Windows XP Network Bridge

What Does Windows XP Network Bridge Mean?

A Windows XP Network Bridge is a feature included in Microsoft Windows XP that allows a computer having multiple network adapters installed to act as a bridge connecting to multiple LAN segments together. This feature is exclusively designed for home networks. Computers on the network can then share files, printers and an Internet connection.


Techopedia Explains Windows XP Network Bridge

The network bridge provides an easy and inexpensive way of connecting LAN segments. It does not require purchase of any additional hardware bridge devices. However, network adapters must be installed on computers running Windows XP to connect to the LAN segments.

There are two types of bridging technologies used to create a single network segment by the Windows XP Network Bridge: layer 2 bridging and layer 3 bridging. The layer 2 bridging implements the transparent bridging, which uses network adapters and a special mode known as promiscuous mode. In this mode, a network adapter processes all received frames. In normal mode, they only process specific frames. Layer 2 bridging supports processing all frames received on all interfaces and tracks the source address of received frames. The Level 3 bridging allows TCP/IP hosts on different LAN segments to connect to the bridge computer transparently. The Level 3 bridging is different from level 2 bridging because the frame is sent by the bridge computer.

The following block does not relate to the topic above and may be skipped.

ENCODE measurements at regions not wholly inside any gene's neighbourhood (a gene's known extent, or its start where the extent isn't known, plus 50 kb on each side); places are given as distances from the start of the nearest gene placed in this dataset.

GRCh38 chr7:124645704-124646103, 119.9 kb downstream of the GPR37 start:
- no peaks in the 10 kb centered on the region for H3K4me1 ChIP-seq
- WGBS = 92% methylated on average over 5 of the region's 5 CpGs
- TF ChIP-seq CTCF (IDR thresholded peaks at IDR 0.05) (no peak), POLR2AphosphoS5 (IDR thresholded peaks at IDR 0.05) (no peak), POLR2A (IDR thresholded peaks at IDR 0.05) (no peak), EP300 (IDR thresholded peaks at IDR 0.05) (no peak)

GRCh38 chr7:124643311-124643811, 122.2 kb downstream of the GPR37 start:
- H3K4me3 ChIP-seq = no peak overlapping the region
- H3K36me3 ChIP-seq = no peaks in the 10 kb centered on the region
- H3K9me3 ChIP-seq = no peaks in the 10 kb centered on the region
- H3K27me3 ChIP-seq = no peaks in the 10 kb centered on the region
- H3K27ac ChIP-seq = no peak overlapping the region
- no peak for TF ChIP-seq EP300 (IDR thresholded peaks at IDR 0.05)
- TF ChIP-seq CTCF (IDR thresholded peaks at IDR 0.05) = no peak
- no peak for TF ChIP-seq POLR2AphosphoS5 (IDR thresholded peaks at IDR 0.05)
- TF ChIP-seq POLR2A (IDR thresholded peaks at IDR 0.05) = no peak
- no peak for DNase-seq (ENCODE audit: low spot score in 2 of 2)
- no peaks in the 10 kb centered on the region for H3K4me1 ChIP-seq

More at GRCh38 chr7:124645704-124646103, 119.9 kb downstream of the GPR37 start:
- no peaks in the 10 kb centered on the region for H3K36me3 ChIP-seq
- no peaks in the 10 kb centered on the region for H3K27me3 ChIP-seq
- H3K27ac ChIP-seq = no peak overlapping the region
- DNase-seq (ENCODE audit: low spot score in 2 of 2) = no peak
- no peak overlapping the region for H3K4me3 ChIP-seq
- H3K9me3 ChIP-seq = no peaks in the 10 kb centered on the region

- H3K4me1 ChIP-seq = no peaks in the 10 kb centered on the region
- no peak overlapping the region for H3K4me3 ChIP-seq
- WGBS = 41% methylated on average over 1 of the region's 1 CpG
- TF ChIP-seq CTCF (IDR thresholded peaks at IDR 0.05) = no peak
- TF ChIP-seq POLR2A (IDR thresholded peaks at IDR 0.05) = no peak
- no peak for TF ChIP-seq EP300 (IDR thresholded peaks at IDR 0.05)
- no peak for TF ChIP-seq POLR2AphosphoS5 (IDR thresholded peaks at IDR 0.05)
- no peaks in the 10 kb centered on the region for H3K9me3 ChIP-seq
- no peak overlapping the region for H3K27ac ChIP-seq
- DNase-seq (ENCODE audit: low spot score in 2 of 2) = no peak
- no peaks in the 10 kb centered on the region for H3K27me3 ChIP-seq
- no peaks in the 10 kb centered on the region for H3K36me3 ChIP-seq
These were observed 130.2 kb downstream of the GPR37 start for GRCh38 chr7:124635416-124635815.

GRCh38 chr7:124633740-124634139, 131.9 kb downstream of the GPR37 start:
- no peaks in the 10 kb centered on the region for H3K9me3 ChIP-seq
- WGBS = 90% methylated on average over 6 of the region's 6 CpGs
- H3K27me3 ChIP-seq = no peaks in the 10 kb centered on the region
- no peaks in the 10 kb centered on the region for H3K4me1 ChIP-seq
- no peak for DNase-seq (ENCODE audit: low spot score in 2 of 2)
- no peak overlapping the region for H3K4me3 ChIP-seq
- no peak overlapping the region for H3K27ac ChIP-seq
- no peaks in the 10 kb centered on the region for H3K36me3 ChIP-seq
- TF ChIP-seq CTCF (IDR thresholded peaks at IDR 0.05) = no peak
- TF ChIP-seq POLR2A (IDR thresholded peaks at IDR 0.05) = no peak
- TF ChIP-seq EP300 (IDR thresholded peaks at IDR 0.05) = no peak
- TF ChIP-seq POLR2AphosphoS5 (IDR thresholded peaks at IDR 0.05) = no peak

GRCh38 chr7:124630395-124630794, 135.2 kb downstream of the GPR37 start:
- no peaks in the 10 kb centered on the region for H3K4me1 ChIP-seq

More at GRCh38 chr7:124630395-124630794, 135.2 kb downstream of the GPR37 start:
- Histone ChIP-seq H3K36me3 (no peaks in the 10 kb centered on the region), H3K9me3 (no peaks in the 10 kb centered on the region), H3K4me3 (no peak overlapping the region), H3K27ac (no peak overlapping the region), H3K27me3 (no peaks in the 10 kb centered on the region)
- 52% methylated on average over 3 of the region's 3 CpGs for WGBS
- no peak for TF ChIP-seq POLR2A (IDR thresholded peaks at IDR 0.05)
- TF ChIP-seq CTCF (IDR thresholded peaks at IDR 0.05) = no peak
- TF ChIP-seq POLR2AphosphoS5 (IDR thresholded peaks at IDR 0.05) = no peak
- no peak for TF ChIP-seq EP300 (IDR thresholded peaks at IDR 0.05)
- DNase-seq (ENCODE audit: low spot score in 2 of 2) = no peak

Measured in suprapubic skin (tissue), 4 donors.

A network bridge establishes a loop-free forwarding topology by implementing the IEEE spanning tree algorithm (STA). This is a mechanism allowing selective disabling of the bridge forwarding on every single port, which is required to establish a loop-free forwarding topology. Configuration of the network bridge for STA is also not necessary.


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Margaret Rouse

Margaret Rouse is an award-winning technical writer and teacher known for her ability to explain complex technical subjects to a non-technical, business audience. Over the past twenty years her explanations have appeared on TechTarget websites and she's been cited as an authority in articles by the New York Times, Time Magazine, USA Today, ZDNet, PC Magazine and Discovery Magazine.Margaret's idea of a fun day is helping IT and business professionals learn to speak each other’s highly specialized languages. If you have a suggestion for a new definition or how to improve a technical explanation, please email Margaret or contact her…